Regular reserve contributions
The key to avoiding an underfunded HOA reserve fund is to ask for reasonable reserve contributions. The best approach for collecting HOA reserve fund payments is to charge an amount your residents can afford.
If you’ve conducted a reserve study, you should have a realistic idea of the contribution amount needed to pay for annual costs.
Ultimately, your collective reserve fund contributions need to cover the unknown liabilities of everything that could wear out or break within your community. This could include everything from replacing the parking garage roof to repainting the common area.
So, determine how much is needed — and then decide on a contribution amount that your residents can afford to pay.
Dangers of an underfunded HOA reserve
The benefits of having a reserve fund are clear.
However, there’s a significant difference between having an HOA reserve fund and operating an underfunded one.
The danger that comes with an underfunded reserve can negatively impact several aspects of your HOA, including:
- Your community members and your reputation
- Current and future financial funding opportunities
- Overall long-term repairs and costs
Community and reputation
Potential buyers feel at ease when buying a home with necessary improvements and the money to pay for them.
For example, potential buyers know that changes to laws and regulations occur often. Things like safety upgrades to aging elevators can unexpectedly become mandatory.
With a fully funded reserve fund, an unexpected expense is manageable.
The danger of an underfunded HOA reserve is that it’s simply not possible to pay for infrastructure changes and other related repairs successfully.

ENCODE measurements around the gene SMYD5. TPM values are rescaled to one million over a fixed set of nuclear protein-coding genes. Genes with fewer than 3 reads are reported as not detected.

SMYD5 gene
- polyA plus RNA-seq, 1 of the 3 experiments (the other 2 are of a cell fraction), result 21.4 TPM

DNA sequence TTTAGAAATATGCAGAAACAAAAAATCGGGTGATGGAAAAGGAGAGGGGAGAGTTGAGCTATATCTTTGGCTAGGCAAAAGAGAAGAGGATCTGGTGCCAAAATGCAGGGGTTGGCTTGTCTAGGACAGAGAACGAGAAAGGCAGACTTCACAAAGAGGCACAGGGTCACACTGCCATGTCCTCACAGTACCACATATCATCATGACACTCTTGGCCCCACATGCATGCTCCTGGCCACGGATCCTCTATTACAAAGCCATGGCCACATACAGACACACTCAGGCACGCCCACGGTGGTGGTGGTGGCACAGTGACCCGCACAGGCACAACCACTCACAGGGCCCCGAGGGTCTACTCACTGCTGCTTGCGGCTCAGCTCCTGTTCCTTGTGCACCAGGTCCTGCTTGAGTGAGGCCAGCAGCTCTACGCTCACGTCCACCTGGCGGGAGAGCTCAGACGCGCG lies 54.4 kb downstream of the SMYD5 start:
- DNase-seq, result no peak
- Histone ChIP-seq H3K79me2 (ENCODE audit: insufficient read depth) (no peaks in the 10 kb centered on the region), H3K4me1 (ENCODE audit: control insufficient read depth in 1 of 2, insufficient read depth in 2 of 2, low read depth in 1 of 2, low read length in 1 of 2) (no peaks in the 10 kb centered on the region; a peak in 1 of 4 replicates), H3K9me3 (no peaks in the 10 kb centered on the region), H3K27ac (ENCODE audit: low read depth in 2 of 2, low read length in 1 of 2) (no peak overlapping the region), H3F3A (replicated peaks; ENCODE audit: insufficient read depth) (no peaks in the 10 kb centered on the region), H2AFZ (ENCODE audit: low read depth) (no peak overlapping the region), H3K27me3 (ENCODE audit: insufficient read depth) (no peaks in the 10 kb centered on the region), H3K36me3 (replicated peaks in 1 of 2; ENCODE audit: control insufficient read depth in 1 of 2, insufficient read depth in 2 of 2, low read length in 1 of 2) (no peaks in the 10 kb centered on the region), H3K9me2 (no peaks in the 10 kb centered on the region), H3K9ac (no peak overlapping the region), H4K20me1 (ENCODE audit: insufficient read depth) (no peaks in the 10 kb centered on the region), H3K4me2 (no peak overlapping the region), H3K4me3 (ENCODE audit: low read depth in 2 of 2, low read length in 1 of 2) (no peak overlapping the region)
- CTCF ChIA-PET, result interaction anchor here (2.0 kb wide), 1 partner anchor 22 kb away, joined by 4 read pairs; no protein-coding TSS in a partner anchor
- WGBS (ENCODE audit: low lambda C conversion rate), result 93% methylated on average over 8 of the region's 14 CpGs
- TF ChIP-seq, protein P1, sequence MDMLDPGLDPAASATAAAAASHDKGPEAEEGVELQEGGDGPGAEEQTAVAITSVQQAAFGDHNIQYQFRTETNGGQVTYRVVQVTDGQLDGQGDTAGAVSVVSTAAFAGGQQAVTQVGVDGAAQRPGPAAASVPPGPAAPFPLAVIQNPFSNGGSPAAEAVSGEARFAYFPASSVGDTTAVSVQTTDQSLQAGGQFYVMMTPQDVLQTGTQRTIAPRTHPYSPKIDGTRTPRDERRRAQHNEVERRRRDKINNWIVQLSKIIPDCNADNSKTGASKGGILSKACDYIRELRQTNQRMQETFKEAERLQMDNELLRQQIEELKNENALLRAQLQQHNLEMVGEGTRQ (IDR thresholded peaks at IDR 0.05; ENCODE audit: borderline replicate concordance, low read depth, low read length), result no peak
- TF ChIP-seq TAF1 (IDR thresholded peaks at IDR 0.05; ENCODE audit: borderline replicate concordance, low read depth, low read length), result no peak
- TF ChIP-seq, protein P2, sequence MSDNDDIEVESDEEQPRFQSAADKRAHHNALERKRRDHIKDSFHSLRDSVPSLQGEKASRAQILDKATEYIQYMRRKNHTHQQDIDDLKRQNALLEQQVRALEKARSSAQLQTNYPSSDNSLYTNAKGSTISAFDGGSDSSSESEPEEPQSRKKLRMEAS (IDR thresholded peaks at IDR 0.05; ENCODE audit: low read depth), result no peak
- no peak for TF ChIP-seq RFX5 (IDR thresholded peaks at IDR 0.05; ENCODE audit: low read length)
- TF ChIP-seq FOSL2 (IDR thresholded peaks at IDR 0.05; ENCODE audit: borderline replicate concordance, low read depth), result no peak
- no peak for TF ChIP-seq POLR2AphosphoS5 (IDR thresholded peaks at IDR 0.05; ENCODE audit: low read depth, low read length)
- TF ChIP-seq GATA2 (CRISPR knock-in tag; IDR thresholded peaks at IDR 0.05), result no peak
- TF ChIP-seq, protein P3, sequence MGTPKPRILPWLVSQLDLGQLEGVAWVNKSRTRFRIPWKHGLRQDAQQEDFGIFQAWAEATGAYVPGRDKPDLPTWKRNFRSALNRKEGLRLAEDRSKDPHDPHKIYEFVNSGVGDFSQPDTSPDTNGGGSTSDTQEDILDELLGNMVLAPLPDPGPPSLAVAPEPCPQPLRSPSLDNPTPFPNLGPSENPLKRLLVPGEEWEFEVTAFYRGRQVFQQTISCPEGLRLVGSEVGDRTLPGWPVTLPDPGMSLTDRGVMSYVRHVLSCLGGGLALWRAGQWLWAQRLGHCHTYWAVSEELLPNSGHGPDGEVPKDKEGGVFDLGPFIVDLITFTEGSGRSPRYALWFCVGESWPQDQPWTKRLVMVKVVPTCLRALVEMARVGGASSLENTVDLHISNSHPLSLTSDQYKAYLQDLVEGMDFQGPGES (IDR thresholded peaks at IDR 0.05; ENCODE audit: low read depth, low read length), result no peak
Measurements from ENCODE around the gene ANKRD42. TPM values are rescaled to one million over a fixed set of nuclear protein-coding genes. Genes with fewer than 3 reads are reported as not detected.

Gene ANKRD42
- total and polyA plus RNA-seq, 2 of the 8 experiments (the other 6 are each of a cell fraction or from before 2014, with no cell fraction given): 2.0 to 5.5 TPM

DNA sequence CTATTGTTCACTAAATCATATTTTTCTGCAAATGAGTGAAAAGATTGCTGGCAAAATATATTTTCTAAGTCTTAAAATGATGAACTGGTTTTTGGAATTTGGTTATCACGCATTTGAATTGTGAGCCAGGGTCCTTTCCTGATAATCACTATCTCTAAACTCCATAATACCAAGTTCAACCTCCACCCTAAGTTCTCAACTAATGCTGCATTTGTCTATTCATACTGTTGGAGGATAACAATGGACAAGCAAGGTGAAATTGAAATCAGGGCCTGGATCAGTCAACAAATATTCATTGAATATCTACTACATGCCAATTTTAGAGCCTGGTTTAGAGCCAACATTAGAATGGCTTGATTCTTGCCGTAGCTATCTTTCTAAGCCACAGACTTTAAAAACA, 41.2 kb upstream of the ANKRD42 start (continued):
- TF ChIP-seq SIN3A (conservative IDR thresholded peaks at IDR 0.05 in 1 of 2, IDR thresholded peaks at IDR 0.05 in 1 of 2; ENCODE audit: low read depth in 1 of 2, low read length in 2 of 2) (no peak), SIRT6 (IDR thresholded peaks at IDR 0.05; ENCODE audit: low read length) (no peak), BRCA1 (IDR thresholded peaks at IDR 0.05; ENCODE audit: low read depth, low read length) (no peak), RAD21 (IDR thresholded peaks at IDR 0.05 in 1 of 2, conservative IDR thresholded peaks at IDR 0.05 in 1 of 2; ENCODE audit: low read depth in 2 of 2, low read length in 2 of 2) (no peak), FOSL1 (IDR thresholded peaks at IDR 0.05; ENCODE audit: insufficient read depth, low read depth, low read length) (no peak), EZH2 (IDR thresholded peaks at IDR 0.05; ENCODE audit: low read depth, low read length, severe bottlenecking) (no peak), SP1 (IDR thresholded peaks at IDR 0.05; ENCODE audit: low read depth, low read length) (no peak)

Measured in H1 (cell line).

This is why an underfunded HOA reserve fund is a red flag to potential buyers. They’ll assume that a special assessment is inevitable — which is a huge investment deterrent.
Annual budget, cash flow and financing
Should you seek financing, a properly funded HOA reserve budget can be a non-negotiable asset.
When refinancing lines of credit or mortgages, for example, banks require adequate reserve funding.
If your HOA reserve fund is too low, banks have the right to request an improved balance before they’ll allow you to refinance.
Therefore, one of the dangers of an underfunded reserve fund is significant financial setbacks.
Financial setbacks will not only impact smaller maintenance repairs, like replacing the worn-out carpet in communal hallways. They’ll also create barriers to other important financial needs like refinancing and loans.
Underfunded HOA reserve fund: increased long-term costs
A reserve fund helps to protect you and your community from the unexpected.
The purpose of an HOA reserve fund is to help subsidize urgent and expensive maintenance and major repair issues. So, an underfunded HOA reserve fund can mean important repair work simply doesn’t get finished.
But ignoring important fixes and putting off repairs and replacements will only increase the damage over time.
In the long-term, today’s underfunded HOA reserve fund will incur the danger of higher costs in the future.
Understanding HOA reserve funds
Understanding the dangers of an underfunded HOA reserve fund is crucial. Only then can you avoid the dangers that impact the communities you build!
To learn more about HOA budgeting services and HOA reserve accounts, get in contact with the friendly and professional team at California Builder Services. They can help you ensure your HOA and community’s health — both now and in the future!